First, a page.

On the other hand, many on today’s Left still look to the Nordics for inspiration. The Nordic model may not have abolished capitalism, but what some see as the end goal is not everything. Billions of people will live in the context of historic compromises we fight for over the decades to come. Their security, opportunities and happiness truly mean something with or without the over-arching capitalist context, yet sadly most in the Labor Party have not supported policies which meaningfully progress Australia towards something Nordic-inspired.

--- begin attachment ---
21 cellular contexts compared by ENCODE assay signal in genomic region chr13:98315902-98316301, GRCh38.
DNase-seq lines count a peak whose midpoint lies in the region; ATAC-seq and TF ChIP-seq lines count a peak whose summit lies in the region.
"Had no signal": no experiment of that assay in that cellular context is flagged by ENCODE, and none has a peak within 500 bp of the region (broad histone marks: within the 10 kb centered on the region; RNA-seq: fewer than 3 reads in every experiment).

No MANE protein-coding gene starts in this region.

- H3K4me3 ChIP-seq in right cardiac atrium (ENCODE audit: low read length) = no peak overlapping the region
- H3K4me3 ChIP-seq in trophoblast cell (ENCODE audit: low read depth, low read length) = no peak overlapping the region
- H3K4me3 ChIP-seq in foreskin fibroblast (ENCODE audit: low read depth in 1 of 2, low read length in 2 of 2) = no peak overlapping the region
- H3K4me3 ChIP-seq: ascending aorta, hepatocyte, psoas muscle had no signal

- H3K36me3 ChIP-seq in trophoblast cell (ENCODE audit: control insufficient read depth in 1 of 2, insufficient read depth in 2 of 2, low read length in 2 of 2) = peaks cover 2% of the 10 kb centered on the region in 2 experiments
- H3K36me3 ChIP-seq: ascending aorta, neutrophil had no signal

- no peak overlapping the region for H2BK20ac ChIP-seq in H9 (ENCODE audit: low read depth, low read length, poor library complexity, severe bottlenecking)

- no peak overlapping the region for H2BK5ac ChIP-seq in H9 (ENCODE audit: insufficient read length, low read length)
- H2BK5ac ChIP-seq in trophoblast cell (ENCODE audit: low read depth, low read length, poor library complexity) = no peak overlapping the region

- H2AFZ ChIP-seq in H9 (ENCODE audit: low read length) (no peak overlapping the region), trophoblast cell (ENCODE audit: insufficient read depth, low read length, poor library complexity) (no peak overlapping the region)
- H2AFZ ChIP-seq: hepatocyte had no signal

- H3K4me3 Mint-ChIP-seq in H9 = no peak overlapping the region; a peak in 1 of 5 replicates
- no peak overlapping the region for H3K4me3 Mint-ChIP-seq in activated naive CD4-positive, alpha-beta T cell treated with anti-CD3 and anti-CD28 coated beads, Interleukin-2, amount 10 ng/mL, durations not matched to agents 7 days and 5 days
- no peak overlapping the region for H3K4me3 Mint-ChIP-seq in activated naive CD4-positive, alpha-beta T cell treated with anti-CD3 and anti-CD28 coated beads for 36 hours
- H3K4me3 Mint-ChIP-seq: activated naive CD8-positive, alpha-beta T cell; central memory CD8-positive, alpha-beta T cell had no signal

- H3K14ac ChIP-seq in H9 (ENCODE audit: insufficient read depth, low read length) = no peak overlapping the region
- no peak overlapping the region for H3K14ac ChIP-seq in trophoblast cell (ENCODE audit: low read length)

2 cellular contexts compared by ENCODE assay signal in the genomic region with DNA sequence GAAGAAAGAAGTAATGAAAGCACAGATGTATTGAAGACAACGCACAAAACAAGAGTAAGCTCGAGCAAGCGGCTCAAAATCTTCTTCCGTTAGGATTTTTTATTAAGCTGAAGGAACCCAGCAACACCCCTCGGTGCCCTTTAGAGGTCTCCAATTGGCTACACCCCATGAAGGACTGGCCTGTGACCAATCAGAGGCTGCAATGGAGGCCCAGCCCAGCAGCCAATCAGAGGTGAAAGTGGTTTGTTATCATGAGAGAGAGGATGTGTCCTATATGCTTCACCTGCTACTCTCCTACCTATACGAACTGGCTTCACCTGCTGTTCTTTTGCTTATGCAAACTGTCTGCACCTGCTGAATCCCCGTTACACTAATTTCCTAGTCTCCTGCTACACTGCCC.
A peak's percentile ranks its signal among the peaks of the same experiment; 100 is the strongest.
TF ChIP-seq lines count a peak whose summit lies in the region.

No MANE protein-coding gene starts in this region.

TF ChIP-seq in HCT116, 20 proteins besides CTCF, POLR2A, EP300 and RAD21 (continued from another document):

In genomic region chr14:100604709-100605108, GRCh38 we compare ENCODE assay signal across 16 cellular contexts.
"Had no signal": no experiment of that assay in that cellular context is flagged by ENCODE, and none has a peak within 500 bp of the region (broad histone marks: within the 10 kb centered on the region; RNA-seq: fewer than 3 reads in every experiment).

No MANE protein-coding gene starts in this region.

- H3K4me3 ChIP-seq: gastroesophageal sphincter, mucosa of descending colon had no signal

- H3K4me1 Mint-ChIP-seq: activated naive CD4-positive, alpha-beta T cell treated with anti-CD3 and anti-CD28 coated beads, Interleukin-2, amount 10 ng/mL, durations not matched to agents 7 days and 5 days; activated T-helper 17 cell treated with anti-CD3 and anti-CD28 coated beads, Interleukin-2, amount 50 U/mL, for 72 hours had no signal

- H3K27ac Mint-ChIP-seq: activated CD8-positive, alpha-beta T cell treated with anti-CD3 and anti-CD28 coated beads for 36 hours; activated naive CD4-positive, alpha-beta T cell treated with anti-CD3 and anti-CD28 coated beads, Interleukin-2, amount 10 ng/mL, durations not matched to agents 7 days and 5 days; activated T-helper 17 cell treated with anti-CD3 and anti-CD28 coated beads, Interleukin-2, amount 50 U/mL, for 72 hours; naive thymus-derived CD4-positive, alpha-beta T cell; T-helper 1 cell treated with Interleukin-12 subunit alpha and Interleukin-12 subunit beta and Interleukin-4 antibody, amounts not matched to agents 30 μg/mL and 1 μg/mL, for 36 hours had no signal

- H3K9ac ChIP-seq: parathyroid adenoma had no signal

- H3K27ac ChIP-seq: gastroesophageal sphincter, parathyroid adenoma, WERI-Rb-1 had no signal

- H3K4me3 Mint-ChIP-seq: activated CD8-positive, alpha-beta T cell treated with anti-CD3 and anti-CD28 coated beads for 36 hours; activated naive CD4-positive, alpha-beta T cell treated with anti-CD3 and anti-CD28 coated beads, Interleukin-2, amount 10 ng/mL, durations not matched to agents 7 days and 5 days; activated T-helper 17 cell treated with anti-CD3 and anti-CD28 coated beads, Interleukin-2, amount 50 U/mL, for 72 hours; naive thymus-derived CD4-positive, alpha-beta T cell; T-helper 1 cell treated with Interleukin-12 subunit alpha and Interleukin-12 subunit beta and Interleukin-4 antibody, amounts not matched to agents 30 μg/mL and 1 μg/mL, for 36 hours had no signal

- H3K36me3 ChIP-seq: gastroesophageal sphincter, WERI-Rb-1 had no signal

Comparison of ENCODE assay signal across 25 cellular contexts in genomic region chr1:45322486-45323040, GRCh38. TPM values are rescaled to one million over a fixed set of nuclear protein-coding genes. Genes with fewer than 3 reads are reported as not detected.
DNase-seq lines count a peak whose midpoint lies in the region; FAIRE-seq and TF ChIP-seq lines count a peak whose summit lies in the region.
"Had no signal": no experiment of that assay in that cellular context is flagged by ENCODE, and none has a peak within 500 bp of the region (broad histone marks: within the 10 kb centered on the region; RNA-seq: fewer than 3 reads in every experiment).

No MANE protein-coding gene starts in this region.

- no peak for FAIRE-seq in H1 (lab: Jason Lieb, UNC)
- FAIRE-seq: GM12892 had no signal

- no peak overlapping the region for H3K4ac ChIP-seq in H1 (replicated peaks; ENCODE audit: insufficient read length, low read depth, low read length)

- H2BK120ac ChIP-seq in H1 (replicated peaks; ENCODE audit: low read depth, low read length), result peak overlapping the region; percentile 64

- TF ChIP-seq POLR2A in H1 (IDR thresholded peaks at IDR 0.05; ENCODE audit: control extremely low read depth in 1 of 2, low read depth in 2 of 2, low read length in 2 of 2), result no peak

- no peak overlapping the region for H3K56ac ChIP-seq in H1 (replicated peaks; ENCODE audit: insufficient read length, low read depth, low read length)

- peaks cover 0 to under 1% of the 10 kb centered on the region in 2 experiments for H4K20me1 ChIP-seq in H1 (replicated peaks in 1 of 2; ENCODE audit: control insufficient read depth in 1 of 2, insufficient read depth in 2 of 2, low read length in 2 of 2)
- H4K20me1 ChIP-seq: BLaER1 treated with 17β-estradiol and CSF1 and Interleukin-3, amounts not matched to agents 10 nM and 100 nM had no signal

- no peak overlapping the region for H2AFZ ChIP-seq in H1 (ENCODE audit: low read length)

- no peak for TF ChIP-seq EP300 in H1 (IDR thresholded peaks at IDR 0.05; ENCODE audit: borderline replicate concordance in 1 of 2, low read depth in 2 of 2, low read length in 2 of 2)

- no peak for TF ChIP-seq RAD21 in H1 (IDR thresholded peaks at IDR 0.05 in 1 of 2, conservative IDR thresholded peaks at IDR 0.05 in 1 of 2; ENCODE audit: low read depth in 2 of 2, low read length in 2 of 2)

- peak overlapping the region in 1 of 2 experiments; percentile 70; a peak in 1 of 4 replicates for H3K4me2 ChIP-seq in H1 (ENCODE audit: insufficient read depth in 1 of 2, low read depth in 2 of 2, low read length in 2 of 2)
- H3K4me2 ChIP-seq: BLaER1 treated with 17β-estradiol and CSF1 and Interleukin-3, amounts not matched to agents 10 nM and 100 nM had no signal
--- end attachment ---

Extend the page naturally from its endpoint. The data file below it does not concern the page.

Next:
The ALP 'Model Platform' – otherwise known as 'For an Equal and Democratic Australia' – suggests a short-to-medium term orientation, which breaks with convergence thinking and has the meaningful aim of reaching the OECD average Tax-to-GDP ratio over as long as three terms of Labor Government. That means raising progressive tax by $80 billion per year in today’s terms, or five per cent of GDP, keeping in mind that the economy is worth over $1.6 Trillion. It falls far short of the Nordics; perhaps over $300 billion per year would be necessary for that, but it is suggestive of meaningful and substantial progress. No more one step forward, two steps back — the forward march of labour re-commences.

(Image via samak.info)